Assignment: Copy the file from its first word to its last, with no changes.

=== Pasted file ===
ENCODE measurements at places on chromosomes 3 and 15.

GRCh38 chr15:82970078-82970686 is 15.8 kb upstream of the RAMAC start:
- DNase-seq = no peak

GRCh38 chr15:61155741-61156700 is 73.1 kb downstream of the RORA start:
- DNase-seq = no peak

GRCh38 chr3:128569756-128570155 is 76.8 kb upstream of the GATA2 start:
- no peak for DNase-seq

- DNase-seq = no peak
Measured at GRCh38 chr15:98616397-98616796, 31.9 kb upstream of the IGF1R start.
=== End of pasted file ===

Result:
ENCODE measurements at places on chromosomes 3 and 15.

GRCh38 chr15:82970078-82970686 is 15.8 kb upstream of the RAMAC start:
- DNase-seq = no peak

GRCh38 chr15:61155741-61156700 is 73.1 kb downstream of the RORA start:
- DNase-seq = no peak

GRCh38 chr3:128569756-128570155 is 76.8 kb upstream of the GATA2 start:
- no peak for DNase-seq

- DNase-seq = no peak
Measured at GRCh38 chr15:98616397-98616796, 31.9 kb upstream of the IGF1R start.